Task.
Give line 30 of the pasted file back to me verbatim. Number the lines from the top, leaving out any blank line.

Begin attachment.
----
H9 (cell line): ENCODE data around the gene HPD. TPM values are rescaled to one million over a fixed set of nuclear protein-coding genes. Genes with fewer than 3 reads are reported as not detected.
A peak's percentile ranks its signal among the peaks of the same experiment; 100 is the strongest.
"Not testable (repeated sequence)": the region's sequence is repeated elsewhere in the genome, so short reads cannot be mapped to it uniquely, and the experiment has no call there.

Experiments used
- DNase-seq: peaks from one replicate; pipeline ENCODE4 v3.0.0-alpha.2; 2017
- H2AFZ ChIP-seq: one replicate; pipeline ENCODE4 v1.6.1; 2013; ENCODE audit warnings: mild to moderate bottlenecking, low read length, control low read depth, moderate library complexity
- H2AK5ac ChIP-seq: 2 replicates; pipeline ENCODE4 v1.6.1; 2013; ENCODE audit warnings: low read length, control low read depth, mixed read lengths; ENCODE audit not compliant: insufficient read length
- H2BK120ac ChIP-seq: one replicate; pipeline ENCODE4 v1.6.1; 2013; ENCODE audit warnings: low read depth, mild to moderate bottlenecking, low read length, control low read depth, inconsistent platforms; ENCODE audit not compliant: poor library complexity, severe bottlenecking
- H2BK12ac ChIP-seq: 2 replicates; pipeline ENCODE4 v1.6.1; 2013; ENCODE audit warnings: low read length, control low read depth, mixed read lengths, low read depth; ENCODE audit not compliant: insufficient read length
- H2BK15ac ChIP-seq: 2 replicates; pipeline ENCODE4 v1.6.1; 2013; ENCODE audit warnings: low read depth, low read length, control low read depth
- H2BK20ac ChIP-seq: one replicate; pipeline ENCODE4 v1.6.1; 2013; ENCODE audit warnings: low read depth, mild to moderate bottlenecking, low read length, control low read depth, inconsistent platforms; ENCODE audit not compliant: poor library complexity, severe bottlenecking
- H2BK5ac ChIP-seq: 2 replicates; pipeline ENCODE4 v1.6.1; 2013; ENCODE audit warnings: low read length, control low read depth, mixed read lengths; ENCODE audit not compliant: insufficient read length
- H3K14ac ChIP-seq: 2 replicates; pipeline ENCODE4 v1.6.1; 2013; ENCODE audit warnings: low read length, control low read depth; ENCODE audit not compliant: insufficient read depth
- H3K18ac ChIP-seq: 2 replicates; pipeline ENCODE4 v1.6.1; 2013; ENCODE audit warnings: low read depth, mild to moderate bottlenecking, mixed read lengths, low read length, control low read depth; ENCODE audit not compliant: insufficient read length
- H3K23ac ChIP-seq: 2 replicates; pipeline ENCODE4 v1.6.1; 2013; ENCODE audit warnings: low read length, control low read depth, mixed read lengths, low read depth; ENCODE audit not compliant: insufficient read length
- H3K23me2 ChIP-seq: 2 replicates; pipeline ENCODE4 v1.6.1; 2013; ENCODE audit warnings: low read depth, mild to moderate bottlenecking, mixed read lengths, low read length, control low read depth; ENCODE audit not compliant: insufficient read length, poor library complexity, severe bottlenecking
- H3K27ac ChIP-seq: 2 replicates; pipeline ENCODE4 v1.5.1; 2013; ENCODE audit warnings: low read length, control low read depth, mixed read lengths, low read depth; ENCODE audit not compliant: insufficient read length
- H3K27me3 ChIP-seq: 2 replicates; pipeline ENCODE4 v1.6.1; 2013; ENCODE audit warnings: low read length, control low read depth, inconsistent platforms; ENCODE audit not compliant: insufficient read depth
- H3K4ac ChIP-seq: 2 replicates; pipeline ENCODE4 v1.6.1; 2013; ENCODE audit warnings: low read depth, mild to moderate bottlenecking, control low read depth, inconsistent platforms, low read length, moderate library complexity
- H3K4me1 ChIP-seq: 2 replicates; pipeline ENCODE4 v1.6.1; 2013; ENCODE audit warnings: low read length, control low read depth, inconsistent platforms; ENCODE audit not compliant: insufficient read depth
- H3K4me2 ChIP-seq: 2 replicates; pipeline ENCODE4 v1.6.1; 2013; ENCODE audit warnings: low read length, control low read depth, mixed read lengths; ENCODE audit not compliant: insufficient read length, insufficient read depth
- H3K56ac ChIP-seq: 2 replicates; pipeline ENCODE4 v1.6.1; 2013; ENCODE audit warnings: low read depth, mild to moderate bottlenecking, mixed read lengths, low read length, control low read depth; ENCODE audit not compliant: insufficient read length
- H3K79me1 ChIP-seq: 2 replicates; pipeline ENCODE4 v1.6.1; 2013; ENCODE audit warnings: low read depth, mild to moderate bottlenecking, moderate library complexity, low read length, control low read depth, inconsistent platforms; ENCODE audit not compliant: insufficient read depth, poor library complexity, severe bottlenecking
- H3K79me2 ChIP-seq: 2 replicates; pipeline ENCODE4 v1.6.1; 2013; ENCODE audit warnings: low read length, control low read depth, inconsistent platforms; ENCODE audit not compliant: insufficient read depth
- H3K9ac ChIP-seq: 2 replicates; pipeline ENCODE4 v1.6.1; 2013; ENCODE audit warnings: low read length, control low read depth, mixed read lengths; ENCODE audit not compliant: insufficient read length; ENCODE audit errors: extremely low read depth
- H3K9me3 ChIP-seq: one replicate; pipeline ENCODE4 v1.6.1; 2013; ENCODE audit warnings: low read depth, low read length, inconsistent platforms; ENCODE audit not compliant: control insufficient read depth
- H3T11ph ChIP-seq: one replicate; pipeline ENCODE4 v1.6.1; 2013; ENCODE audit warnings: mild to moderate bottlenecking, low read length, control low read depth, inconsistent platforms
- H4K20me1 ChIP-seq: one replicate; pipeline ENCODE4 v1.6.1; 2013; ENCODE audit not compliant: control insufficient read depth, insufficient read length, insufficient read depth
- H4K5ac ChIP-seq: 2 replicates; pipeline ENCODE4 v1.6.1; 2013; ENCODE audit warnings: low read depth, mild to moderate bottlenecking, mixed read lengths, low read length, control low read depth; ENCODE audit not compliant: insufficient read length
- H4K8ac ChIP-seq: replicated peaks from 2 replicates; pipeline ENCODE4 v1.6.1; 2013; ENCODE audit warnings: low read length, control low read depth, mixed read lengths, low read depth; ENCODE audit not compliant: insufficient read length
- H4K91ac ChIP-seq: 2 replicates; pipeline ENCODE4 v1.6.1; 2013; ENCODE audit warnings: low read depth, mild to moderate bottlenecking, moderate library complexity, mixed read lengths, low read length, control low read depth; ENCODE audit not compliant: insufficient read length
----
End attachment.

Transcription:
- H4K8ac ChIP-seq: replicated peaks from 2 replicates; pipeline ENCODE4 v1.6.1; 2013; ENCODE audit warnings: low read length, control low read depth, mixed read lengths, low read depth; ENCODE audit not compliant: insufficient read length